For another interesting look into the geopolitics of the Bahraini uprising, one need not look further than the events of this past week in Bahrain.
In what seems to be a long rant about the Iranian regime, the Bahraini government accused the Iranians of “expansionist” policies since the beginning of the Arab spring. According to the Bahraini government, the Iranian leaders have been dictatorial since “600 BC” continually suppressing their own people while looking to foment dissent elsewhere and explore expansionist opportunity.
Again, one must remember earlier blog posts which describe the long history Iran has with the Bahraini regime. Conflicts over territorial integrity still exist between Bahrain and Iran. Likewise, the Iranian regime has a natural affinity to the majority Shia protestors in Bahrain today. However, in my own analysis, the Bahraini regime finds an easy scapegoat in Iran. That said, I would not put it past the Iranian regime to support dissenters within Bahrain and use them as proxies against the Sunni government.
To continue the point above, Bahrain often foils “terror plots” which are allegedly aimed to antagonize the government and attempt to unseat the current regime. This past week, the Bahraini regime allegedly broke up another cell that was aiming to attack the government. It does not take a long time to realize the accusations that are implied against the Iranian regime in these allegations. It is common knowledge that the Iranian regime does have operatives capable of carrying out terrorist attacks throughout the world; this is listed as one of the biggest cons for attacking Iran’s nuclear facilities. However, again, it seems as if the Bahraini regime is using this knowledge as a scapegoat for the protests that have been continuing within the country since February.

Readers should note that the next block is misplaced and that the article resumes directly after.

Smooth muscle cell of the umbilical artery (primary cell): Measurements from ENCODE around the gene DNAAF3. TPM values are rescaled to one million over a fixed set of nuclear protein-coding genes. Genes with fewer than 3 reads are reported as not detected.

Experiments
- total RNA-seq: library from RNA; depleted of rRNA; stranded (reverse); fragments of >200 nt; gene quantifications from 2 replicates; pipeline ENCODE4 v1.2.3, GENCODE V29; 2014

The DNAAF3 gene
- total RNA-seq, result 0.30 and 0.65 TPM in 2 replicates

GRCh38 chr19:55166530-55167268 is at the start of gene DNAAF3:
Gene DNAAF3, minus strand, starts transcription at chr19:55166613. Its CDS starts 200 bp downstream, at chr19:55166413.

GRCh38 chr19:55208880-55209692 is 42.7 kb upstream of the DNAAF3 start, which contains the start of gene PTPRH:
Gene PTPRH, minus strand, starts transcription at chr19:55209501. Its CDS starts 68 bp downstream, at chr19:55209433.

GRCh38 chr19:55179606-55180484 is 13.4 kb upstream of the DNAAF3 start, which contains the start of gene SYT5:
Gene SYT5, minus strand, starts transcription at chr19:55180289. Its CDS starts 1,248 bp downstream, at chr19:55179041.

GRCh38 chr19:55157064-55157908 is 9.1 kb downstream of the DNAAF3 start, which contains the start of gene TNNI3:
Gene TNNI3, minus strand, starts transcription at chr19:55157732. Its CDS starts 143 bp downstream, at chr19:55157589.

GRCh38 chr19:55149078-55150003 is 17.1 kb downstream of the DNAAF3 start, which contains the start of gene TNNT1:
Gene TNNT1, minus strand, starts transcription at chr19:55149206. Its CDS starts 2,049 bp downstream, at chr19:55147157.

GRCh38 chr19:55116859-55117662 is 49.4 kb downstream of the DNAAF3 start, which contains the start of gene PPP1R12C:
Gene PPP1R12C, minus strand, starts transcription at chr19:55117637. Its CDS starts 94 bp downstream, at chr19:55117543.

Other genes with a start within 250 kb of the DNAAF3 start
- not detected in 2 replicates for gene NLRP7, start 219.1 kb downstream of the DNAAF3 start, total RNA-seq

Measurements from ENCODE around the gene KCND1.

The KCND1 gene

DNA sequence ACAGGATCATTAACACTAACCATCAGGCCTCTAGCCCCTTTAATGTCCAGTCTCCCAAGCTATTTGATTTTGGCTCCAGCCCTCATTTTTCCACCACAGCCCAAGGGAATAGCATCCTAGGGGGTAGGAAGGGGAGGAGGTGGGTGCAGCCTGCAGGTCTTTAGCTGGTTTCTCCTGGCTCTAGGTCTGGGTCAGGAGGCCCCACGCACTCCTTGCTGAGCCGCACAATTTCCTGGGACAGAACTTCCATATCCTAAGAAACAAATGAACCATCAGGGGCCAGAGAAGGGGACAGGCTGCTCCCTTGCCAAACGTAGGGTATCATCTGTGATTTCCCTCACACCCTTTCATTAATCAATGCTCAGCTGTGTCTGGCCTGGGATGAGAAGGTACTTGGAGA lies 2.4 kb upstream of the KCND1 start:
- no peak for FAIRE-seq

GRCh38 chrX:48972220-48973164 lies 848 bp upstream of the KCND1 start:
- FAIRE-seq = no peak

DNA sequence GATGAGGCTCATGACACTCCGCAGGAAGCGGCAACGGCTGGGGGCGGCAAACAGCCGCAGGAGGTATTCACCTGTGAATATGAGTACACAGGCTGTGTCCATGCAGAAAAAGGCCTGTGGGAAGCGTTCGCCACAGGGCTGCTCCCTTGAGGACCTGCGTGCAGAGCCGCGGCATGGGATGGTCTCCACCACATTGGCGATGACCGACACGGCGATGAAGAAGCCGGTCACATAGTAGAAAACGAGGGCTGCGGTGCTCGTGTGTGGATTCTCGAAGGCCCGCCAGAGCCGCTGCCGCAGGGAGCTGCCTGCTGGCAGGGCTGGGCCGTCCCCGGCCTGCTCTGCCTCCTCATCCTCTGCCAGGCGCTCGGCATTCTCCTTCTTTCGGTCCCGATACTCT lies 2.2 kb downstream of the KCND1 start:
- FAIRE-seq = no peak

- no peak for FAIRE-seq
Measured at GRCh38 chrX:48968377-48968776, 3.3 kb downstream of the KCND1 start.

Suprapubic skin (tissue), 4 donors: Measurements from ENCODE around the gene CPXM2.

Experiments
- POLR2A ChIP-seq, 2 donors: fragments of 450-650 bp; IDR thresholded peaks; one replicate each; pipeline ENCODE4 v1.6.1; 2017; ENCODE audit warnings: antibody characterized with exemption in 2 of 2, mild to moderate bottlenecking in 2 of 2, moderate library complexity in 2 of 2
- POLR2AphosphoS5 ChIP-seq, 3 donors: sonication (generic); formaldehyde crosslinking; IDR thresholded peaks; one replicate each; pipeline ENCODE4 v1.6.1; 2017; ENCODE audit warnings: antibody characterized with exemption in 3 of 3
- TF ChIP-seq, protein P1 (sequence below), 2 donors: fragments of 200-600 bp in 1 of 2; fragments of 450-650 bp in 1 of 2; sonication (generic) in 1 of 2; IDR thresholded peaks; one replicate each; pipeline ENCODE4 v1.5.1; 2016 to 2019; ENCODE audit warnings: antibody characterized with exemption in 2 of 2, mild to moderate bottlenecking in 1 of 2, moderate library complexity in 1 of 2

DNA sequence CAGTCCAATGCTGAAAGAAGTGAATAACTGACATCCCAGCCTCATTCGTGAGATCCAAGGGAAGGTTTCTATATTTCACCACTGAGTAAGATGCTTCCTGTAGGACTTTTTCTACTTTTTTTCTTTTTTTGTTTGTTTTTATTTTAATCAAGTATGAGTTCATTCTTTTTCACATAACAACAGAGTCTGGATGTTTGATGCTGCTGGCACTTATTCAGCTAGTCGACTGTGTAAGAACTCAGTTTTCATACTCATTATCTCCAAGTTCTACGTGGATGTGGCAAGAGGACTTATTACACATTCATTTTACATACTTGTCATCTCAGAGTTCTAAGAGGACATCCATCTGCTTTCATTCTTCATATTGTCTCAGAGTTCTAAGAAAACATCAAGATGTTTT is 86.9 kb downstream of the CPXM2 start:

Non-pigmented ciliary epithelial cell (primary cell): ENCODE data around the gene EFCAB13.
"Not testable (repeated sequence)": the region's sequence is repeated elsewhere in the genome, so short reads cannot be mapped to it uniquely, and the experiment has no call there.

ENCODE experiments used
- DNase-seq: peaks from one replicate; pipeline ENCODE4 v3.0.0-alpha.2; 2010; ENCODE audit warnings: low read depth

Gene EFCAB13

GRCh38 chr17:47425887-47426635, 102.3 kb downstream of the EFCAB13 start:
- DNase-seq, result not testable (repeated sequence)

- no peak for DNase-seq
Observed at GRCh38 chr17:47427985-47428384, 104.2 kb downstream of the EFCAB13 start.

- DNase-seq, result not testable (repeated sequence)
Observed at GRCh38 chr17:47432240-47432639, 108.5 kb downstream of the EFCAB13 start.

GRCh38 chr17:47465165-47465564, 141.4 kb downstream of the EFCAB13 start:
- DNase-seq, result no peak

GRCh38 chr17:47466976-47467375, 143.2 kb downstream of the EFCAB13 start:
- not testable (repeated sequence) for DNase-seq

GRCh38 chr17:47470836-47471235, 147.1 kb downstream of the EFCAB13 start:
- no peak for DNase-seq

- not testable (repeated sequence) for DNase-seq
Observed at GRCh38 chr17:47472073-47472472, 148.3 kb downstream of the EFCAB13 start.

Aside from these geopolitical concerns, one must not forget that there are real protests taking place in Bahrain with consequences for its citizens. The above link is an interview with Alaa Shehabi, who comes from a long line of political activists and dissenters in her own family. However, she was not arrested, her husband was. Her husband has been in jail for quite some time, even though according to her account he was as apolitical as they come. Her husband has been sentenced to “illegal assembly” as have most of the people who have been convicted throughout the protests. According to Alaa, he will have the right to appeal, but wasn’t allowed to speak at his first trial, so there is little hope for the second.
Alaa addresses key concerns in this interview. First, she addresses the make up of security forces (primarily Sunni by design as I have discussed in earlier posts) and she also speaks of the American role in these protests. The interview is very telling and interesting and I figured it was a nice balance to the one sided, regime centered stories above.